December 18, 2018

December 18, 2018

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December 17, 2018

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Industrial Development Bonds And The Mystery Of Federal Preemption

This should be a straightforward question - Are qualification and registration requirements under state securities laws preempted with respect to industrial development bonds?

When Congress enacted the National Securities Markets Improvement Act of 1996, it preempted state qualification/registration requirements with respect to "covered securities" as defined.  Section 18(b)(4)(E) of the Securities Act of 1933 provides that a security is a "covered security" with respect to a transaction that is exempt from registration under  pursuant to Section 3(a) of the Securities Act.  Section 3(a)(2) is a long list of exempt securities (not transactions).  Buried in this list is "any security which is an industrial development bond (as defined in Section 103(c)(2) of the Internal Revenue Code of 1954)" meeting certain conditions.  So industrial development bonds meeting the conditions of Section 3(a)(2) are "covered securities", right?

The first complication is the reference to the "Internal Revenue Code of 1954".  It hasn't been called that since 1986 when Congress enacted the Tax Reform Act of 1986.  Significantly greater confusion is raised by the fact that the Tax Reform Act also removed the definition "industrial development bond" from Section 103 of the IRC. 

Note that Section 18(b)(4)(E) provides that a security exempt under Section 3(a)(2) is not a "covered security" with respect to the offer and sale of such security in the state in which the issuer of the security is located.  California has its own list of securities exempt from qualification under the Corporate Securities Law of 1968 in Corporations Code Section 25100.  Subdivision (a) exempts any security (including a revenue obligation) issued or guaranteed by the United States, any state and various other governmental entities and instrumentalities.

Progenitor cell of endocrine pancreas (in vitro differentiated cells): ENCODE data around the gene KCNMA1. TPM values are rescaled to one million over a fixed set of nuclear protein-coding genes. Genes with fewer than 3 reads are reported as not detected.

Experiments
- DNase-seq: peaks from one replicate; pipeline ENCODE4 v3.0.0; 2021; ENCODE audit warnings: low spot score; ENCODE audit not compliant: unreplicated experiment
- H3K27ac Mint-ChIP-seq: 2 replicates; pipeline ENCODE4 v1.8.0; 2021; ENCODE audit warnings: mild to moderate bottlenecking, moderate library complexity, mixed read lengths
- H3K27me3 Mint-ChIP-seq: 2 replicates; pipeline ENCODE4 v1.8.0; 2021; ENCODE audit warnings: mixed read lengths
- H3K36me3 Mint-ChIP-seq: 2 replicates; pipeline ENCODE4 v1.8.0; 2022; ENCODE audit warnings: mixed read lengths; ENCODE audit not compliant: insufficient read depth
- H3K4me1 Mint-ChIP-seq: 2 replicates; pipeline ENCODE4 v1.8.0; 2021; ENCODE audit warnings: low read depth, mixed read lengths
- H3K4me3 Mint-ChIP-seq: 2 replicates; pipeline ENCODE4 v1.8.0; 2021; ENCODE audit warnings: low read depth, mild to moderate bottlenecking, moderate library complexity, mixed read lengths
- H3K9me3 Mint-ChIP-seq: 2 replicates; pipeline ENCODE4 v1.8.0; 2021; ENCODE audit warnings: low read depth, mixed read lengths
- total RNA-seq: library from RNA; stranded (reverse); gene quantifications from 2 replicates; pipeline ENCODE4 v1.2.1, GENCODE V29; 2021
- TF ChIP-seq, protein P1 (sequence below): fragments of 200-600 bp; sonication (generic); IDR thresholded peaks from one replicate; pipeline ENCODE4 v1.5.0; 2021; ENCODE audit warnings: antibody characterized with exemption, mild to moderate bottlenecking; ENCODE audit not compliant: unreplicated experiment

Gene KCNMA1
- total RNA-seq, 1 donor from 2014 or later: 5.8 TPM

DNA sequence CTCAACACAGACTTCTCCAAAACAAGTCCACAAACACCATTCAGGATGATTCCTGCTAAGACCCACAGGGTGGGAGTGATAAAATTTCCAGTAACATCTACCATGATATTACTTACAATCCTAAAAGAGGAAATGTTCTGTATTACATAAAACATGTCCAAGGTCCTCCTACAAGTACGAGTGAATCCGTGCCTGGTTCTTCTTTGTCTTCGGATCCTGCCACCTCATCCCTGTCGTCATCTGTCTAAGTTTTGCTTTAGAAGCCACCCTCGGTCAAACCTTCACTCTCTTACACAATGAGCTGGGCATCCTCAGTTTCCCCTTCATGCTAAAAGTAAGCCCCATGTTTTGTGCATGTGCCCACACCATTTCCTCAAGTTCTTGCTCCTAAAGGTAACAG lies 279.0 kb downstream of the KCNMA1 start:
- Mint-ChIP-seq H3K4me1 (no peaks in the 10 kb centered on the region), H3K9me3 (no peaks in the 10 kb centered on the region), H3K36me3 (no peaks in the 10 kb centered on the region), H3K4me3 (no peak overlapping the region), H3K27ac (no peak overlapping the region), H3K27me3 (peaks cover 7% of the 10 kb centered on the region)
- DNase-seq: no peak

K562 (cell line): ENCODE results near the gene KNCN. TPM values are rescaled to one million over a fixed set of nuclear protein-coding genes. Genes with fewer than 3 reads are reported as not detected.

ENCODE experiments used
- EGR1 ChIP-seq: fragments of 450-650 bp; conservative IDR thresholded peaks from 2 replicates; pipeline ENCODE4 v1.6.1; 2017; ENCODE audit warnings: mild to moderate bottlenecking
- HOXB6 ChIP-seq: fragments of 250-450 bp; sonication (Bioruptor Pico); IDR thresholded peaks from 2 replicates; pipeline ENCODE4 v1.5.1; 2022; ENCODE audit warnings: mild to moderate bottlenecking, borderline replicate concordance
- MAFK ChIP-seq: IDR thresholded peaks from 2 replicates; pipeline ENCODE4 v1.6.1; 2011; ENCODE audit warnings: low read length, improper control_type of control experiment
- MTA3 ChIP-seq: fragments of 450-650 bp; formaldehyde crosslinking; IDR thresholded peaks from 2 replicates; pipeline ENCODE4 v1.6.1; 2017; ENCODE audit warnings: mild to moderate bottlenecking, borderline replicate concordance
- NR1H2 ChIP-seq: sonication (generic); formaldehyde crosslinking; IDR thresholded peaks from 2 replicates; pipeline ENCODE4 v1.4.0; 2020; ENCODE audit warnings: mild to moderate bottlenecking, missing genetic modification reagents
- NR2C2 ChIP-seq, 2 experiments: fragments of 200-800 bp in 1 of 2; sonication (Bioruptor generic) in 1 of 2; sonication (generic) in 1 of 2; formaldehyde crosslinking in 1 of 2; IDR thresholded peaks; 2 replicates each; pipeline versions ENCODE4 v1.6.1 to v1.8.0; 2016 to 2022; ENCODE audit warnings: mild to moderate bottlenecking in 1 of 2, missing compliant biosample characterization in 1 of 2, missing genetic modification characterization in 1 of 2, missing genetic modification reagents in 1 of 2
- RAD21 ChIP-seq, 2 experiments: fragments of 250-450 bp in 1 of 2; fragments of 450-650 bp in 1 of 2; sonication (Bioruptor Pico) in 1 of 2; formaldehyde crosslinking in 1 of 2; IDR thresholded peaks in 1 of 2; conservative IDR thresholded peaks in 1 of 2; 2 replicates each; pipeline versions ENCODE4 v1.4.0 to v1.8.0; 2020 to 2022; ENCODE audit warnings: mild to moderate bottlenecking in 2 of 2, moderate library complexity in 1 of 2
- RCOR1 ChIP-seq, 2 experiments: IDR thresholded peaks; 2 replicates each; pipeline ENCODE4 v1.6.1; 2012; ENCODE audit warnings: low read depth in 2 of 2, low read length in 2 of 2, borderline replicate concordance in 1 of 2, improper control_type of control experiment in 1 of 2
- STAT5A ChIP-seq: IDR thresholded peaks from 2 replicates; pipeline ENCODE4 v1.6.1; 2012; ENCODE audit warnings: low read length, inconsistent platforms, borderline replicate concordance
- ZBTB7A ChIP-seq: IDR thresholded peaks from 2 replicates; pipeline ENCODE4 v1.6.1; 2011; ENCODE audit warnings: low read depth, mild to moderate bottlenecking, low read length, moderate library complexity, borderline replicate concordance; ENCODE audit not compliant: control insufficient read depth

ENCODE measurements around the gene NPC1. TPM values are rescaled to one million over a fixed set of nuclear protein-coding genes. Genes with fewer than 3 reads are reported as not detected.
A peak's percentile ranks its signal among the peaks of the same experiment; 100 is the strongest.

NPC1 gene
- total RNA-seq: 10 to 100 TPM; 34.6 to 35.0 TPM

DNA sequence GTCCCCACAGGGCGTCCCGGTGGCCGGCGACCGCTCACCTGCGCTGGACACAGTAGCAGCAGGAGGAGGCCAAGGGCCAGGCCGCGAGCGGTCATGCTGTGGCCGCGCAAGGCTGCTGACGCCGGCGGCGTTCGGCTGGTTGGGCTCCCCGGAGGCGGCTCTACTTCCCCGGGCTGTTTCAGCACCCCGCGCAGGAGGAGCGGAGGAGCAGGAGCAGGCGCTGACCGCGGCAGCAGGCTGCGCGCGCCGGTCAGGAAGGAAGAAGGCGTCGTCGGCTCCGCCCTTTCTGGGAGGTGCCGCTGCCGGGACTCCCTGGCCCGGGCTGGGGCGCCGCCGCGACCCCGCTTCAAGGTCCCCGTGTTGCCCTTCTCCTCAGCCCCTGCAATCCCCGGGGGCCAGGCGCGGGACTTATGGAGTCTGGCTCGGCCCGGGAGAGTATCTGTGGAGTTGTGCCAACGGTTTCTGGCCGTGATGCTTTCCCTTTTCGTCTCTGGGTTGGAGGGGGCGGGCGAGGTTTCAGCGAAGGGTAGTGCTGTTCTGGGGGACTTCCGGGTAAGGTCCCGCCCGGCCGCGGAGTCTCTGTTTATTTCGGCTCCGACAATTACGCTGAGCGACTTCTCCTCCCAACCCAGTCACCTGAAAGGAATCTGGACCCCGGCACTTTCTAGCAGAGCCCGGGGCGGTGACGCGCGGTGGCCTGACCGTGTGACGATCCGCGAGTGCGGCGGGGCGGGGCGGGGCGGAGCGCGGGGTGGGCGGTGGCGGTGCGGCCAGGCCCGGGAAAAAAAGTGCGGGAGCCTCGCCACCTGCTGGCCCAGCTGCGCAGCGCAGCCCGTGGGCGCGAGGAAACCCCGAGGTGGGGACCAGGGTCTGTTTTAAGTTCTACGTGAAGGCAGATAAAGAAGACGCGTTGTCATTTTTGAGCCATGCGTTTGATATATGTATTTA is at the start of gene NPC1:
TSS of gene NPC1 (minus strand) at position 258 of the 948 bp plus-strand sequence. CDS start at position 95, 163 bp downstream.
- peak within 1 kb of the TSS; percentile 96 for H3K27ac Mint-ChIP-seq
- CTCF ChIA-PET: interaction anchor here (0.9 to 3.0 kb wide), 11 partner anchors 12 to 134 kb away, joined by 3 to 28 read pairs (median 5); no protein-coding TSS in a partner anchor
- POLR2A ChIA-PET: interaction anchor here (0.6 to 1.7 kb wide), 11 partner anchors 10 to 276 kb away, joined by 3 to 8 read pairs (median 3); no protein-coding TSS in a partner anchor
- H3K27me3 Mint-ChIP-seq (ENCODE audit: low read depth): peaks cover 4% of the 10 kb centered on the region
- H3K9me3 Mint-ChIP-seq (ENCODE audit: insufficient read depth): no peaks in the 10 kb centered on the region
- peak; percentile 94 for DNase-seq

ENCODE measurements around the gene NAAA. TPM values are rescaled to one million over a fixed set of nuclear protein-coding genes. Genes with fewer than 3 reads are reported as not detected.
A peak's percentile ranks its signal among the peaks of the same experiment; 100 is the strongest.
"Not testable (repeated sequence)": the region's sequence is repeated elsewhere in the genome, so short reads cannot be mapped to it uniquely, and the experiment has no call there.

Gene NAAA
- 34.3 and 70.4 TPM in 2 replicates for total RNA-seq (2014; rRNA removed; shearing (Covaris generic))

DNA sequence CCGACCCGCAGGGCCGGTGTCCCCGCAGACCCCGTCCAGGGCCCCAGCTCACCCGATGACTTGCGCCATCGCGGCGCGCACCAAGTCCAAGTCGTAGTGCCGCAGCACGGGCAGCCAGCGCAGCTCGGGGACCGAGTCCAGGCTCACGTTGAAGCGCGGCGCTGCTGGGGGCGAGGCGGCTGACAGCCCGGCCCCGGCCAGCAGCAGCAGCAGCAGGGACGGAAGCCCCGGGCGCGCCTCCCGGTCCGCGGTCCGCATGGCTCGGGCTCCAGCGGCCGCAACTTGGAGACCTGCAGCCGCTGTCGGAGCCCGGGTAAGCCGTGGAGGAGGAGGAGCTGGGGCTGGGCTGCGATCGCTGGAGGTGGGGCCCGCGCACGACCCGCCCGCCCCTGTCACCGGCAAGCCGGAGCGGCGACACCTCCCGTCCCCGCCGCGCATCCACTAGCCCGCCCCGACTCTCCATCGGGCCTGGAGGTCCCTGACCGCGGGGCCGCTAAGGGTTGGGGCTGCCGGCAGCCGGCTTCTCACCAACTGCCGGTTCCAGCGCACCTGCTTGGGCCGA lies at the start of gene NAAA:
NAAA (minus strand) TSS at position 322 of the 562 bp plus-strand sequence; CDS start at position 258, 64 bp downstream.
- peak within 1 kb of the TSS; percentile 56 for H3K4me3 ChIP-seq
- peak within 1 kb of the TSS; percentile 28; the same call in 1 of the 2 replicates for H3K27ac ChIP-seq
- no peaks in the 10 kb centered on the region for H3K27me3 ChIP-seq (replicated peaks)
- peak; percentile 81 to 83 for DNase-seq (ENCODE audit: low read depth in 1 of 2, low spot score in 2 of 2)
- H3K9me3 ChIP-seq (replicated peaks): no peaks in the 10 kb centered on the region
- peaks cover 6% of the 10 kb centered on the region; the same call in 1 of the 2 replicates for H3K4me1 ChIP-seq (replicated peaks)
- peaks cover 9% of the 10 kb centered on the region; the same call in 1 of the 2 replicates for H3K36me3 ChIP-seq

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About this Author

Keith Paul Bishop, Corporate Transactions Lawyer, finance securities attorney, Allen Matkins Law Firm
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Keith Paul Bishop is a partner in Allen Matkins' Corporate and Securities practice group, and works out of the Orange County office. He represents clients in a wide range of corporate transactions, including public and private securities offerings of debt and equity, mergers and acquisitions, proxy contests and tender offers, corporate governance matters and federal and state securities laws (including the Sarbanes-Oxley Act of 2002 and the Dodd-Frank Act), investment adviser, financial services regulation, and California administrative law. He regularly advises clients...

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